Too much sugar or fat? 7 signs you’re off-balance
Right, so let’s get this straight: fat is no longer public enemy number one. Well not the ‘good’ sorts anyway: glamorous supermodels like Miranda Kerr are telling us they eat coconut oil and nut butters by the spoon. But hold up, before you revel in your sugar-free smugness, scoffing a whole bag of almonds instead of that sugar-packed ‘diet’ cereal bar isn’t a good option either.
Amidst all this conflicting advice it’s no surprise most of us aren’t getting the balance right. Studies show we’re cutting sugar but inadvertently upping fat, or losing the fat only to include too much sugar, in the quest to lose the pounds. Here’s how to notice the signs and get the balance right.
1. You’re confused (just like the rest of us)
Baffled by the constant barrage of conflicting diet advice? You’re not alone. Between all those traffic light labels and nutritional guidelines, we’re more confused than ever about our food choices. One effect of this is that we’re getting the balance between fat and sugar wrong. ‘People find it hard to cut down fat and sugar at the same time as they provide taste and texture and enhance the pleasure of eating,’ says nutritionist Sigrid Gibson. Find out if you’re stuck on this sugar-fat seesaw and how to regain a healthy balance – it can be done!
2. You always avoid fatty nuts and snack on dried fruit
That’s a sure sign of being on the ‘sugar’ end. Remember, if every snack is fruit or sugar-based, your blood sugar levels go haywire. ‘Fat has been demonised, but you only need to worry about fat when it’s saturated and comes with sugar attached,’ says nutritional therapist Deborah Colson. ‘Anything high in fat and sugar – like cakes and ice cream – isn’t a healthy choice. But food that has fat, and very little or no sugar is fine. You need fat in your diet to help you absorb vitamins A, D, E and K, and it’s important for our cell membranes, brains, hair and skin.’ See? Fat can be functional.
3. You always choose low-fat yoghurts and desserts
Another warning ‘sugar’ sign! If you make a beeline for foods labelled ‘low fat’, you might want to stop. ‘When the fat is removed, often the taste and texture goes with it. To make up for this, food manufacturers substitute the fat with ingredients such as sugar, thickeners, sweeteners and salt,’ says nutritional therapist Naomi Mead. ‘The fat content may be lower, but nutritionally the product may be unhealthier than the full-fat version. It may also be higher calorie.’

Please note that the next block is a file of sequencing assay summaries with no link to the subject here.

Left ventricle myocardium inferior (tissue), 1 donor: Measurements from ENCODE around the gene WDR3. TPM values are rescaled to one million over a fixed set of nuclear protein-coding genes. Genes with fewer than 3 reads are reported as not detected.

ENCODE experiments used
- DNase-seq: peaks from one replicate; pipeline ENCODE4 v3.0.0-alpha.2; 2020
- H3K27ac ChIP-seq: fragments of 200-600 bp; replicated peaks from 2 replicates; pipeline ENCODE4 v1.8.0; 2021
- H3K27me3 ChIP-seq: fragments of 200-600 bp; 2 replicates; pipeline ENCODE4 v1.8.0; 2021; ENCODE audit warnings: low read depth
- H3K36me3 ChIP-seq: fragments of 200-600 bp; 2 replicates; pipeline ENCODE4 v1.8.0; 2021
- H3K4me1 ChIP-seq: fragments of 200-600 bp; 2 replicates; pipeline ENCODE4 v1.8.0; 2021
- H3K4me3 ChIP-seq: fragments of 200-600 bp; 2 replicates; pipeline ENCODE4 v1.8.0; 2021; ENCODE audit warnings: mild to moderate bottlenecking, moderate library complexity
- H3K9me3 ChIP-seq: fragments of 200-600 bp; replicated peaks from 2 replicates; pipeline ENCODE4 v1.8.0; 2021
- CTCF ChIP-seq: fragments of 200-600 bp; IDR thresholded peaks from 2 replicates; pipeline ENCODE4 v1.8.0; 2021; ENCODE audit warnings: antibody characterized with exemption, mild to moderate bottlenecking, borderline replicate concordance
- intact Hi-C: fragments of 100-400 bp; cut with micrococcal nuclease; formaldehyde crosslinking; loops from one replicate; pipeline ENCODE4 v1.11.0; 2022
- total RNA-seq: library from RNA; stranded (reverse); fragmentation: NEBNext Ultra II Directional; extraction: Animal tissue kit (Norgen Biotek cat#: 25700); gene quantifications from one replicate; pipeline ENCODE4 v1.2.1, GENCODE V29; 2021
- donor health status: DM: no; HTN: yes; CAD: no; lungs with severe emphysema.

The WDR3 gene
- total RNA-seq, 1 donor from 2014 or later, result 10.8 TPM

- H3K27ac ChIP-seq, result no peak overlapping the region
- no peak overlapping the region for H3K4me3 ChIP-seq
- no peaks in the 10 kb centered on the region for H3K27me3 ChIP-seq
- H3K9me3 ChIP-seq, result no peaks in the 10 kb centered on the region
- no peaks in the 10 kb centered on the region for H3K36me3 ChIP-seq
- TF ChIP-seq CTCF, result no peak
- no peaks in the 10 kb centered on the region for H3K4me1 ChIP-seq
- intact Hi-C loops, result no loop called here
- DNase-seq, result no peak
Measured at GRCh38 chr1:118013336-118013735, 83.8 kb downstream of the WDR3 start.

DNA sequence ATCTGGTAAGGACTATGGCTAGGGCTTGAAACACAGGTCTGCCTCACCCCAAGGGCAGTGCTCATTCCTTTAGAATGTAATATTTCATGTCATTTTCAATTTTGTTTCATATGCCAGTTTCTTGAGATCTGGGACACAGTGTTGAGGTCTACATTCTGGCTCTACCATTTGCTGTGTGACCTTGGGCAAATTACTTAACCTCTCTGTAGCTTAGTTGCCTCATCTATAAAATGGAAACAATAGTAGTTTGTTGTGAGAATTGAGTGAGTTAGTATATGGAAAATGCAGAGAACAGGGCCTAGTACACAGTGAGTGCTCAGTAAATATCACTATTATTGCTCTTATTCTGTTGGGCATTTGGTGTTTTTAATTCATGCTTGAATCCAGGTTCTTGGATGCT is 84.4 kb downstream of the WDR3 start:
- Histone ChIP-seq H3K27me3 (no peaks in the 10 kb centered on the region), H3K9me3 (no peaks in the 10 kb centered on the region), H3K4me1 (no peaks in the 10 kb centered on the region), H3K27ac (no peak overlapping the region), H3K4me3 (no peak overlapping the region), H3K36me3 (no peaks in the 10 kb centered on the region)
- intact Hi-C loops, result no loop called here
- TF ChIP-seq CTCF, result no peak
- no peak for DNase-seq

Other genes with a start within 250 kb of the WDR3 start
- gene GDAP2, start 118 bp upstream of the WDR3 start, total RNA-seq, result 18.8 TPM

4. Your typical breakfast is low-fat cereal with skimmed milk
Filled with the best of intentions, it’s easy to think you’re having a healthy breakfast when your bowl contains only 1.5g saturated fat – but don’t be fooled. So-called ‘low-fat’ breakfast cereal can have 5g sugar in a 30g bowl – you’d need to double that when you add milk – and most of us pour ourselves 50g. The same goes for ‘low-fat’ biscuits, sauces and desserts. Scary stuff!
5. You’ve given up sweets and chocolate and always snack on nuts and seeds
Good work on ditching the sugar, but be careful not to tip the balance – you might find yourself on the ‘fat’ end of the seesaw! ‘Nuts are a great snack, but ideally you’d eat some fresh fruit with them,’ says Colson. ‘You get a broader range of nutrients and it’s more filling. An apple and some almonds gives you fluid from the apple, fibre, a little bit of carbohydrate plus all the good fats.’ Got it!
6. You eat meat or oily fish with most main meals
Possible ‘fat’ hazard here. Experts agree that fat is crucial in a healthy diet, but there are certain rules when it comes to oily fish and meat. ‘Too much of any food can contribute to weight gain,’ says Mead. ‘Oily fish is rich in “good” omega-3 fats, protein, vitamins A and D and other key nutrients and should be enjoyed regularly. And meat is rich in iron, zinc and B vitamins, but it’s also rich in saturated fats, which should be eaten in moderation. Choose organic and for red meat opt for grass-fed, which has a better nutrient profile and is higher in omega-3 fats.’ The old adage applies: everything in moderation.
7. You fill up your trolley with ‘low-sugar’ products
Watch out for these products, where sugar is replaced with artificial sweeteners. ‘Your body won’t know the difference between sugar and a sugar substitute so it will react in the same way,’ says Colson. ‘So rather than eating foods labelled low sugar, I’d recommend trying to eat less sweet foods so your taste buds become accustomed to eating food which is less sickly.’
Remember: Trying to stop eating sugar altogether is an impossible task. ‘We need some sugar in our diet to make food palatable,’ says Gibson. ‘But we should only be getting 10 per cent of our energy from sugars – and 35 per cent from fat.’ A healthy balance for a happy mind – just limit processed food and you should be all good.